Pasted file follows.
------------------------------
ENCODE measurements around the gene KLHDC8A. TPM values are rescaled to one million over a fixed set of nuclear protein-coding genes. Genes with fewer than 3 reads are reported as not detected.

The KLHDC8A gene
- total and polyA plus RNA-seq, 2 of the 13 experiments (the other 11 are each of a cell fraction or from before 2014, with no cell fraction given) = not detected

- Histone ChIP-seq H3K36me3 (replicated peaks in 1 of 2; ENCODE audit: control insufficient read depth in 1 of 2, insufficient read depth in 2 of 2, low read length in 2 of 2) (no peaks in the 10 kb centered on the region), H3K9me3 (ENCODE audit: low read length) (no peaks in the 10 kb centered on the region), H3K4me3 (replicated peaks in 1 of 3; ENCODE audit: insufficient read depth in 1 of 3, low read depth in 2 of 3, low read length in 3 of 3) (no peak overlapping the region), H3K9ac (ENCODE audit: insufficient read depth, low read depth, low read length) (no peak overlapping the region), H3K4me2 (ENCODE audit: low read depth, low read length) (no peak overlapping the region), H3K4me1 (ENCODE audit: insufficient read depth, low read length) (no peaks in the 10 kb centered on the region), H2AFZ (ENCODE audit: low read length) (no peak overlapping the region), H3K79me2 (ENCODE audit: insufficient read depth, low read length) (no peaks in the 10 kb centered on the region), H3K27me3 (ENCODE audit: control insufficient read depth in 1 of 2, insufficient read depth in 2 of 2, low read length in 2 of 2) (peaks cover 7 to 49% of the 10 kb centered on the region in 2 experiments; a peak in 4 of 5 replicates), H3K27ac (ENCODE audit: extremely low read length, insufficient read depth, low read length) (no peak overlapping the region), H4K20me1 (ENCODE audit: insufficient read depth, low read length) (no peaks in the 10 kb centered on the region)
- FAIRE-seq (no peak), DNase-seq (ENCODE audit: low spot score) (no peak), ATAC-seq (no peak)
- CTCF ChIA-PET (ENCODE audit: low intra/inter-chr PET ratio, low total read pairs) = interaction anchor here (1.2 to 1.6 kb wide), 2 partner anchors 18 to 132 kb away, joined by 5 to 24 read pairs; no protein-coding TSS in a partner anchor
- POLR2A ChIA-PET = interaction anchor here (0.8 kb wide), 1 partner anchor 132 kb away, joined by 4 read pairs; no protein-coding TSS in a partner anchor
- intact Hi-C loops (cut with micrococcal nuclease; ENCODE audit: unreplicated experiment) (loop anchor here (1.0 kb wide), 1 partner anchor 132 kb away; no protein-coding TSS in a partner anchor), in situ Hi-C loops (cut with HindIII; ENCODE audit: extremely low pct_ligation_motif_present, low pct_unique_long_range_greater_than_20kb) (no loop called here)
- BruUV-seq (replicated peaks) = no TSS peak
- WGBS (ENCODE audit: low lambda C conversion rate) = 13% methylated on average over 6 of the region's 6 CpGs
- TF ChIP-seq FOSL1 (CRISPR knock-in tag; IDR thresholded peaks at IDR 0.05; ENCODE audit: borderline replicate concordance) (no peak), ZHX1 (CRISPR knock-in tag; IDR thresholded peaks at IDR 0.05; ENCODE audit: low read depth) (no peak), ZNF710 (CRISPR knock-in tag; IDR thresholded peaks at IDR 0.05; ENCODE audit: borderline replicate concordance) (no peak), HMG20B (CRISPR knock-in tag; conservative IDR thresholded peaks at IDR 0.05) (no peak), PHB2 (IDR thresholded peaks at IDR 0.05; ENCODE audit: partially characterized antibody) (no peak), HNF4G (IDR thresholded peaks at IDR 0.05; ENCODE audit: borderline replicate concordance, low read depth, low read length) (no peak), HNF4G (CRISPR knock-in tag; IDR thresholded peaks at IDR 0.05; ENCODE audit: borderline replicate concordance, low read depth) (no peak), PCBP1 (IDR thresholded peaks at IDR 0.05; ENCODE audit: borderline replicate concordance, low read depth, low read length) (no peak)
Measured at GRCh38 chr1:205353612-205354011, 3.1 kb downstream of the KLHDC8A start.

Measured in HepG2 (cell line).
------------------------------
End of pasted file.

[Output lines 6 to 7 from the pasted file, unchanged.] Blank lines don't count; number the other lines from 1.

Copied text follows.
- CTCF ChIA-PET (ENCODE audit: low intra/inter-chr PET ratio, low total read pairs) = interaction anchor here (1.2 to 1.6 kb wide), 2 partner anchors 18 to 132 kb away, joined by 5 to 24 read pairs; no protein-coding TSS in a partner anchor
- POLR2A ChIA-PET = interaction anchor here (0.8 kb wide), 1 partner anchor 132 kb away, joined by 4 read pairs; no protein-coding TSS in a partner anchor